MGM chairman-CEO Alex Yemenidjian enjoyed a 63% salary boost to $2.6 million last year — the most profitable in the studio’s 76-year history — and also earned a $1.3 million bonus.
The disclosure came in the Santa Monica-based studio’s newly filed preliminary proxy statement. Yemenidjian, 45, was appointed studio topper in April 1999 and went without a bonus that year while receiving a $1.6 million salary.
Vice chairman and chief operating officer Chris McGurk, 44, appointed two days after Yemenidjian, got an even bigger boost last year over his partial-year salary in ’99. McGurk’s salary rose 75% to $2.1 million, and he got his first annual bonus of almost $1.1 million.
Yemenidjian received no stock options last year after getting 10 million options as additional compensation in the previous year. McGurk got 150,000 stock options last year after getting 3 million in ’99.
MGM chief financial officer and senior exec veep Dan Taylor received an $856,754 salary, $441,629 bonus and 570,832 stock options last year. In the previous year, Taylor got a $774,254 salary but no bonus or stock options.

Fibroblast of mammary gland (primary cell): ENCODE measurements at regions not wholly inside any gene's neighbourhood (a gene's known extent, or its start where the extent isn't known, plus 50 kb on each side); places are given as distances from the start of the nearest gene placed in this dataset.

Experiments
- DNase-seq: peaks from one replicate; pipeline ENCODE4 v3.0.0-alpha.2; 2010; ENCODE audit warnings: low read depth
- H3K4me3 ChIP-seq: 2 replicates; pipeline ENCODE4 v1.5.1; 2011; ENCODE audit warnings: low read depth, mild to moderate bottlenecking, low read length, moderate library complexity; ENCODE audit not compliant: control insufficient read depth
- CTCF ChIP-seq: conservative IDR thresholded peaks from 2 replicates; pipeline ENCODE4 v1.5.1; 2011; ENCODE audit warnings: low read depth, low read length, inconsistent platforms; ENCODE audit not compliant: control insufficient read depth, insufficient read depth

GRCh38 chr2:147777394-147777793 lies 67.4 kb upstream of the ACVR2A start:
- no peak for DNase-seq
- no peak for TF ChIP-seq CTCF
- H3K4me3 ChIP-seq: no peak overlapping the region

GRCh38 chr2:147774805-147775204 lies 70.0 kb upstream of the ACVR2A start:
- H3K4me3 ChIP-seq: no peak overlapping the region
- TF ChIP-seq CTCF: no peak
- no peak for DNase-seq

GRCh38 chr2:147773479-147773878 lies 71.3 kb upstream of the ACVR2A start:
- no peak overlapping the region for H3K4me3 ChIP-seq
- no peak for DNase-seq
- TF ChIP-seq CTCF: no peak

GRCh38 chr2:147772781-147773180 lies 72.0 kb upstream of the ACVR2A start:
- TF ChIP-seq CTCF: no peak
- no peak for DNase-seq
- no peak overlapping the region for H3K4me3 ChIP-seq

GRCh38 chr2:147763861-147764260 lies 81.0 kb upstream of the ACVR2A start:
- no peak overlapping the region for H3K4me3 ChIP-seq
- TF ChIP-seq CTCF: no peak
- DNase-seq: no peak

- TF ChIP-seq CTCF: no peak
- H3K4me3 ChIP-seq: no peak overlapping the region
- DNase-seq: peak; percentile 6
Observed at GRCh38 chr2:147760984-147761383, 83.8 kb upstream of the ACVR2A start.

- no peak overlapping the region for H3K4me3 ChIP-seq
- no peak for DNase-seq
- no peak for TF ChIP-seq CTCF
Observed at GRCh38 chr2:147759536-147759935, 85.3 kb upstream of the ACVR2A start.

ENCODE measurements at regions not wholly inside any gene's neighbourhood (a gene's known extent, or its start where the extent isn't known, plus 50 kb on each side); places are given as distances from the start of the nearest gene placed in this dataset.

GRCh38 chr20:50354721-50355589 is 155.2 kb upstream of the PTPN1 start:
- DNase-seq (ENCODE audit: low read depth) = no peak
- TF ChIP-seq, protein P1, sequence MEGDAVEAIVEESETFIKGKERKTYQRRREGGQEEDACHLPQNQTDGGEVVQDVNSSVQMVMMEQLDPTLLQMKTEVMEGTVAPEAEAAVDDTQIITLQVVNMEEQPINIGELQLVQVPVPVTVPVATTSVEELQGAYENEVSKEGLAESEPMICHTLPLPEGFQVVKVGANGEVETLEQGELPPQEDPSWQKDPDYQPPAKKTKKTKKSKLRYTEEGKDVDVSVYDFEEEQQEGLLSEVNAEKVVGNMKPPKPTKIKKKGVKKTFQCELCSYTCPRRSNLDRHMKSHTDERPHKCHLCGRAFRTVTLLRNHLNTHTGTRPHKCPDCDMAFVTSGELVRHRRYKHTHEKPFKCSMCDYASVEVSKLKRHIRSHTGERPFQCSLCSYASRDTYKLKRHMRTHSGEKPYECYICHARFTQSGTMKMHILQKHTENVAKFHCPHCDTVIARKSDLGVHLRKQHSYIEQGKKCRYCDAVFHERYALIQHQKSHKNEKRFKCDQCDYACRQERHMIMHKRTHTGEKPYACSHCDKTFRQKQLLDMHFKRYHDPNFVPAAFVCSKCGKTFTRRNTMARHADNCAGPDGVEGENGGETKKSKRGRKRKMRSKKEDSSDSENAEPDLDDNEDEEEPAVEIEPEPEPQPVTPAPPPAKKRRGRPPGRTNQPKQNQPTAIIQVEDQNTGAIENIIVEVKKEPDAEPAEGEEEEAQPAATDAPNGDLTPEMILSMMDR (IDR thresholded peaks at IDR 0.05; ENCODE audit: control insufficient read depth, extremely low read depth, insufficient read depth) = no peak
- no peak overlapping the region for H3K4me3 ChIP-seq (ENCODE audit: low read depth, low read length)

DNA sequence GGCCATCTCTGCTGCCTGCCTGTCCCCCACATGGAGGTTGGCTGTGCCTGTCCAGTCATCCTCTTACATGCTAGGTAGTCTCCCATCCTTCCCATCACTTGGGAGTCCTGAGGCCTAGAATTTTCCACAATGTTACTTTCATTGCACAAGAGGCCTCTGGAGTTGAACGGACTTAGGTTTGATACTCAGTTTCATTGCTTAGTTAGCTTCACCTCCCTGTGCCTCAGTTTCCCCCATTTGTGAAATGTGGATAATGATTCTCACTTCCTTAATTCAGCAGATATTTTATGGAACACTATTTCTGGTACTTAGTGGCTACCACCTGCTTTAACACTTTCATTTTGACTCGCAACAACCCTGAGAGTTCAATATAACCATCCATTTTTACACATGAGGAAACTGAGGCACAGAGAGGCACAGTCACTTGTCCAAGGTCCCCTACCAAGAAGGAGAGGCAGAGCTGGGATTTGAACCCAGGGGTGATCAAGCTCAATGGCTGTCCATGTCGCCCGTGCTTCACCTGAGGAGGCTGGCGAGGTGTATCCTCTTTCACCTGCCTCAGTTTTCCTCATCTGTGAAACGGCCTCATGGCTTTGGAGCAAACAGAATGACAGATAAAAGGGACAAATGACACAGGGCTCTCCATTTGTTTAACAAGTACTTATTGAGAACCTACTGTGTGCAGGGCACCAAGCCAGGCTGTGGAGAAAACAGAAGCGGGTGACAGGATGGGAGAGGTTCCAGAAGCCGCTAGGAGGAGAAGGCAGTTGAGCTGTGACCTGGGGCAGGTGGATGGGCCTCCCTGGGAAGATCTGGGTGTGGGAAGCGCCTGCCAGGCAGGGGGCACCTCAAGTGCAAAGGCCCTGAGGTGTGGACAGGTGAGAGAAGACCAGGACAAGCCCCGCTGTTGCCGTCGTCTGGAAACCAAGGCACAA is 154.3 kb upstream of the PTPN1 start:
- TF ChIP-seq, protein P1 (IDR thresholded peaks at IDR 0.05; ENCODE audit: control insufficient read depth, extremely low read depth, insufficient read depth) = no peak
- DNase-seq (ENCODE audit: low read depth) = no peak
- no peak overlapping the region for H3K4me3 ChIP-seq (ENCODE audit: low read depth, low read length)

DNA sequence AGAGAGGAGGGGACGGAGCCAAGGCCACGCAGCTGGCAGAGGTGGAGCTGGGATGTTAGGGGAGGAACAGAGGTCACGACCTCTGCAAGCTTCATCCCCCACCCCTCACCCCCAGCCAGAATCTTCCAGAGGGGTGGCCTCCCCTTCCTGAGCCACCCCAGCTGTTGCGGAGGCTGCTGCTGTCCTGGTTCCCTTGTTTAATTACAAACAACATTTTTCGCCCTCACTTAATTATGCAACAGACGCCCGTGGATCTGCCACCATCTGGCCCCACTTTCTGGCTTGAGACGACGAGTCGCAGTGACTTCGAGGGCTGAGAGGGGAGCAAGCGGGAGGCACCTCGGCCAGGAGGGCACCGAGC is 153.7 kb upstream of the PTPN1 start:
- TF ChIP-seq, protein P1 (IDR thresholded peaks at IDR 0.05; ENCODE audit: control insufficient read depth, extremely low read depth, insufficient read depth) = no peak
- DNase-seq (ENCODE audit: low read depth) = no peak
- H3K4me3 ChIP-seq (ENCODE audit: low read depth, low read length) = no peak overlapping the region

Back in black
MGM has touted 2001 as a year marking its return to a full slate of movie releasing after reduced production and distribution activity in recent years. But film-library income still helped the studio return to the black last year, with the final quarter of 2000 marking the sixth consecutive quarter of profitability under the latest management team after many years of red ink.
Among other proxy disclosures Thursday, MGM set its annual meeting for 10 a.m. May 2 at the St. Regis Hotel in Century City. Agenda items include the election of directors and a proposal to sell majority owner Kirk Kerkorian another 15.7 million shares through his Tracinda holding company.
The stock move, aimed at funding MGM’s acquisition of a 20% stake in cable programming company Rainbow Media, would increase Kerkorian’s interest in the studio to 83% from his current 82%.
MGM shares rose 7¢ Thursday to close at $17. The stock, hammered of late along with the rest of Wall Street in general and media stocks in particular, marked a 52-week low of $14.94 on Dec. 21 and a 52-week high of $30.38 on May 2.